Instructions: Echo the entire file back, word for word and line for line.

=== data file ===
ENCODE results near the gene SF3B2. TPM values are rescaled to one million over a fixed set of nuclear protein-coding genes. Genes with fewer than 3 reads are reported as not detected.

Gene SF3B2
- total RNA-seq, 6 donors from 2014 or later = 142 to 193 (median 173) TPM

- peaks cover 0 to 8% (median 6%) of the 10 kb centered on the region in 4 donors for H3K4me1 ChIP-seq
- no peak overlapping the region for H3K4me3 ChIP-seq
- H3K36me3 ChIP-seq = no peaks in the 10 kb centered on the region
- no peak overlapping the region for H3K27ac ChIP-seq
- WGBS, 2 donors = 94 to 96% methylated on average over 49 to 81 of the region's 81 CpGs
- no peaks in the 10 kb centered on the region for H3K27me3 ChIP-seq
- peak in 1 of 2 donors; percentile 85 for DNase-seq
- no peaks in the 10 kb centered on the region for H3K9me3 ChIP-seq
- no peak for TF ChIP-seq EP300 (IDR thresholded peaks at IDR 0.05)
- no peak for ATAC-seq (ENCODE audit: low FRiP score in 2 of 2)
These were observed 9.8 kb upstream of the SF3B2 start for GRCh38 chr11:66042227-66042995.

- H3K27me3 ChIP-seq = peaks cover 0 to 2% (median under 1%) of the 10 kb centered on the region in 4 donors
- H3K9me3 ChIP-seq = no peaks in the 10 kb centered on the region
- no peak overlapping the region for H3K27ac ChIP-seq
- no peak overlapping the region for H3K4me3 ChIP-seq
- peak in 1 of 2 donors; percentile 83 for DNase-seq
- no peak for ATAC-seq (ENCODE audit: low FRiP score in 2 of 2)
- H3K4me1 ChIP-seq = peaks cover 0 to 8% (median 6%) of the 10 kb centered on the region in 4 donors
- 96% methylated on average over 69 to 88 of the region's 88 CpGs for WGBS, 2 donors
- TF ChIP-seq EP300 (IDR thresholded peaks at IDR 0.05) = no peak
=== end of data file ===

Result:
ENCODE results near the gene SF3B2. TPM values are rescaled to one million over a fixed set of nuclear protein-coding genes. Genes with fewer than 3 reads are reported as not detected.

Gene SF3B2
- total RNA-seq, 6 donors from 2014 or later = 142 to 193 (median 173) TPM

- peaks cover 0 to 8% (median 6%) of the 10 kb centered on the region in 4 donors for H3K4me1 ChIP-seq
- no peak overlapping the region for H3K4me3 ChIP-seq
- H3K36me3 ChIP-seq = no peaks in the 10 kb centered on the region
- no peak overlapping the region for H3K27ac ChIP-seq
- WGBS, 2 donors = 94 to 96% methylated on average over 49 to 81 of the region's 81 CpGs
- no peaks in the 10 kb centered on the region for H3K27me3 ChIP-seq
- peak in 1 of 2 donors; percentile 85 for DNase-seq
- no peaks in the 10 kb centered on the region for H3K9me3 ChIP-seq
- no peak for TF ChIP-seq EP300 (IDR thresholded peaks at IDR 0.05)
- no peak for ATAC-seq (ENCODE audit: low FRiP score in 2 of 2)
These were observed 9.8 kb upstream of the SF3B2 start for GRCh38 chr11:66042227-66042995.

- H3K27me3 ChIP-seq = peaks cover 0 to 2% (median under 1%) of the 10 kb centered on the region in 4 donors
- H3K9me3 ChIP-seq = no peaks in the 10 kb centered on the region
- no peak overlapping the region for H3K27ac ChIP-seq
- no peak overlapping the region for H3K4me3 ChIP-seq
- peak in 1 of 2 donors; percentile 83 for DNase-seq
- no peak for ATAC-seq (ENCODE audit: low FRiP score in 2 of 2)
- H3K4me1 ChIP-seq = peaks cover 0 to 8% (median 6%) of the 10 kb centered on the region in 4 donors
- 96% methylated on average over 69 to 88 of the region's 88 CpGs for WGBS, 2 donors
- TF ChIP-seq EP300 (IDR thresholded peaks at IDR 0.05) = no peak